Saturday, July 1, 2023

Books I read in June -- MONTHLY WRAP UP

June 2023

This might look like a pretty short stack of books for a whole month of reading. But wait! June was the month I went on a Baltic cruise with my mom and sis. After much handwringing, I ended up taking seven books with me on the trip, five of which I read in June (the other two in July, on the plane home). But those five books are not in this picture because I passed them on to my cruising companions.

Here’s a list of the 11 books I read in June, along with a few amazing marzipan bon bons I picked up in Kiel, Germany:


Lucia's Progress by E. F. Benson, the second book in Volume Two of the Mapp & Lucia series. I love all these books, with their mix of village charm and catty snark. ๐ŸŒน๐ŸŒน๐ŸŒน๐ŸŒน๐ŸŒน

Trouble for Lucia, also by E. F. Benson, the last book in the series. I definitely see myself reading all these again some day. ๐ŸŒน๐ŸŒน๐ŸŒน๐ŸŒน๐ŸŒน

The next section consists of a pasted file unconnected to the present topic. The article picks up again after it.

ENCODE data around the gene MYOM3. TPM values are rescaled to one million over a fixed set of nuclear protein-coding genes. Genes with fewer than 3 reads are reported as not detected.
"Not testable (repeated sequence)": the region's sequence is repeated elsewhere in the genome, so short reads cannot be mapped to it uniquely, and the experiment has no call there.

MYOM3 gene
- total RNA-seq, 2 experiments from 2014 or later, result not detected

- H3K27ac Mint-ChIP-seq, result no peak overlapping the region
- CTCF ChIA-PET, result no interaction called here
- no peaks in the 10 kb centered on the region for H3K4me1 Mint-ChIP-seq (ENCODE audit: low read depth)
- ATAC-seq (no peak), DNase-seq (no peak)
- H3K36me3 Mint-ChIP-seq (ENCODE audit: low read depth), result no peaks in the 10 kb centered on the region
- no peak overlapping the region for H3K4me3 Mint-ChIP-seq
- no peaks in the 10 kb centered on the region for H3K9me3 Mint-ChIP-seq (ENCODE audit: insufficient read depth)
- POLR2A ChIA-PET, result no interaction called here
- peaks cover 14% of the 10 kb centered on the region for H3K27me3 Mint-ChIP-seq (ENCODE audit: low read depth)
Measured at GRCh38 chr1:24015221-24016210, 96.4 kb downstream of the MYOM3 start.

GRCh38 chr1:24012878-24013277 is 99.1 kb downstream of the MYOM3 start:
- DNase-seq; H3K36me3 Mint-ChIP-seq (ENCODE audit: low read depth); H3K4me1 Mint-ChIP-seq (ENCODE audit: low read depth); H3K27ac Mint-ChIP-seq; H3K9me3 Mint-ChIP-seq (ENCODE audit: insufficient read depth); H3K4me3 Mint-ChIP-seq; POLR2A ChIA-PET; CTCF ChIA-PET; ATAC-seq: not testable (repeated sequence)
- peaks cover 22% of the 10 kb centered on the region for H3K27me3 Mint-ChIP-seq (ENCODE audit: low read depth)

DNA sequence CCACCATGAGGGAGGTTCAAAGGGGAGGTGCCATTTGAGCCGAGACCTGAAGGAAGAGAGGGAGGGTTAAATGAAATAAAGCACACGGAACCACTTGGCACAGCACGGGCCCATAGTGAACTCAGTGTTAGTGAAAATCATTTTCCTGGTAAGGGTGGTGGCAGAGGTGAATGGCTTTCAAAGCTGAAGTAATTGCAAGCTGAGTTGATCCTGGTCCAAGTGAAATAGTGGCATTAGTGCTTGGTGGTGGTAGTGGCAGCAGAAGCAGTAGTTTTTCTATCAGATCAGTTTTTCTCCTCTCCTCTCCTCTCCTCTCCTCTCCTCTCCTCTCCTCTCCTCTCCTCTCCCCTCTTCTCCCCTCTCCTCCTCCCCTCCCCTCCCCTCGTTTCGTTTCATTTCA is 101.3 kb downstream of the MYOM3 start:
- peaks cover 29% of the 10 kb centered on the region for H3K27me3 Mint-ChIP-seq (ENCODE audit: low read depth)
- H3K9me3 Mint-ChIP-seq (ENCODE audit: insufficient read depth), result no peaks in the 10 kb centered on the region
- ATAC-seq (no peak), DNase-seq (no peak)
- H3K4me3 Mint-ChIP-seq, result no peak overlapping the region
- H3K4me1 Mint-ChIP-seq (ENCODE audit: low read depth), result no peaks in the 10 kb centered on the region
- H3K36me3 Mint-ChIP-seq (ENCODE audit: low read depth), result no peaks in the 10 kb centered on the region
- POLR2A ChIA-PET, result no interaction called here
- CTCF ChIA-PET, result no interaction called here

Frenchman’s Creek by Daphne du Maurier, which I read with a lively group of women friends on Instagram. Who doesn’t love a sexy pirate? ๐ŸŒน๐ŸŒน๐ŸŒน๐ŸŒน

Horse by Geraldine Brooks. This was a birthday gift from a friend because I usually don't have brand new hardbacks. I am so glad she gave it to me because it is such an excellent book! ๐ŸŒน๐ŸŒน๐ŸŒน๐ŸŒน๐ŸŒน


The Red Notebook by Antoine Laurain, which my mom, sister, and I all read and loved. ๐ŸŒน๐ŸŒน๐ŸŒน๐ŸŒน๐ŸŒน

The Thursday Murder Club by Richard Osman. Definitely a highlight. I look forward to the rest of the books in the series. ๐ŸŒน๐ŸŒน๐ŸŒน๐ŸŒน๐ŸŒน

The Grave Gourmet by Alexander Campion. Good premise, but I found it oddly off kilter. ๐ŸŒน๐ŸŒน๐ŸŒน

Ms. Demeanor by Elinor Lipman. Laugh out loud funny. My favorite of the trip. ๐ŸŒน๐ŸŒน๐ŸŒน๐ŸŒน๐ŸŒน

A Simple Country Murder by Blythe Baker, a surprisingly good WWII cozy. ๐ŸŒน๐ŸŒน๐ŸŒน๐ŸŒน

Kingdom of the Blind by Louise Penny. I’m making definite progress with this favorite series. I read this one with my ears because they are such wonderful audiobooks. ๐ŸŒน๐ŸŒน๐ŸŒน๐ŸŒน๐ŸŒน

Assignment in Brittany by Helen MacInnes, a WWII spy novel published in 1942, which I also read as an audiobook. It has a doppelgรคnger theme similar to Daphne du Maurier’s 1957 novel, The Scapegoat, although the plots are completely different. ๐ŸŒน๐ŸŒน๐ŸŒน๐ŸŒน


I got behind on posting monthly wrap up posts this year. I'm going back and filling in some missing posts. 

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